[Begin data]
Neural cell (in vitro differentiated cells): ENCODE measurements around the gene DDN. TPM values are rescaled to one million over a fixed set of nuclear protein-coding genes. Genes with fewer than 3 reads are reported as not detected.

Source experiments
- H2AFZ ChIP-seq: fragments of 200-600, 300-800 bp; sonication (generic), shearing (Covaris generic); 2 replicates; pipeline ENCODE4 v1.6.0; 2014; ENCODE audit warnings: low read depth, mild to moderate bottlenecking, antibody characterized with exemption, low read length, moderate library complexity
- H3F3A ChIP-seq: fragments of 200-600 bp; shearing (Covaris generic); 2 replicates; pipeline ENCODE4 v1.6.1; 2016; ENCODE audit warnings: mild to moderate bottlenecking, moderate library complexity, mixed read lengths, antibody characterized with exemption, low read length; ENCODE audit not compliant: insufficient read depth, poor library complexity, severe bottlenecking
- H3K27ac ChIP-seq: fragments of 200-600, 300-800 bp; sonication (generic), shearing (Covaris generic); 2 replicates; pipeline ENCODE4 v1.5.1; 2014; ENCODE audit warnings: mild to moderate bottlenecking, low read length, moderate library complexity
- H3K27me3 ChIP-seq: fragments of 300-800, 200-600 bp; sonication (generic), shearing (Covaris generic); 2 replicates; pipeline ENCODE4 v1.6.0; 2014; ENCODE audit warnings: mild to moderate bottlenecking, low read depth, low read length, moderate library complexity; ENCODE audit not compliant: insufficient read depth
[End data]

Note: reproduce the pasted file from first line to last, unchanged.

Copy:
Neural cell (in vitro differentiated cells): ENCODE measurements around the gene DDN. TPM values are rescaled to one million over a fixed set of nuclear protein-coding genes. Genes with fewer than 3 reads are reported as not detected.

Source experiments
- H2AFZ ChIP-seq: fragments of 200-600, 300-800 bp; sonication (generic), shearing (Covaris generic); 2 replicates; pipeline ENCODE4 v1.6.0; 2014; ENCODE audit warnings: low read depth, mild to moderate bottlenecking, antibody characterized with exemption, low read length, moderate library complexity
- H3F3A ChIP-seq: fragments of 200-600 bp; shearing (Covaris generic); 2 replicates; pipeline ENCODE4 v1.6.1; 2016; ENCODE audit warnings: mild to moderate bottlenecking, moderate library complexity, mixed read lengths, antibody characterized with exemption, low read length; ENCODE audit not compliant: insufficient read depth, poor library complexity, severe bottlenecking
- H3K27ac ChIP-seq: fragments of 200-600, 300-800 bp; sonication (generic), shearing (Covaris generic); 2 replicates; pipeline ENCODE4 v1.5.1; 2014; ENCODE audit warnings: mild to moderate bottlenecking, low read length, moderate library complexity
- H3K27me3 ChIP-seq: fragments of 300-800, 200-600 bp; sonication (generic), shearing (Covaris generic); 2 replicates; pipeline ENCODE4 v1.6.0; 2014; ENCODE audit warnings: mild to moderate bottlenecking, low read depth, low read length, moderate library complexity; ENCODE audit not compliant: insufficient read depth